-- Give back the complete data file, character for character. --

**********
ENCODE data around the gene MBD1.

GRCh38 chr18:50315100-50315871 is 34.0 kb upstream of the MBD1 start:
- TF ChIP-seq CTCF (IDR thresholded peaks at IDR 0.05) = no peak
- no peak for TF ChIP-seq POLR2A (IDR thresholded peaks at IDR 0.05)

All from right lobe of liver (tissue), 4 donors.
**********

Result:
ENCODE data around the gene MBD1.

GRCh38 chr18:50315100-50315871 is 34.0 kb upstream of the MBD1 start:
- TF ChIP-seq CTCF (IDR thresholded peaks at IDR 0.05) = no peak
- no peak for TF ChIP-seq POLR2A (IDR thresholded peaks at IDR 0.05)

All from right lobe of liver (tissue), 4 donors.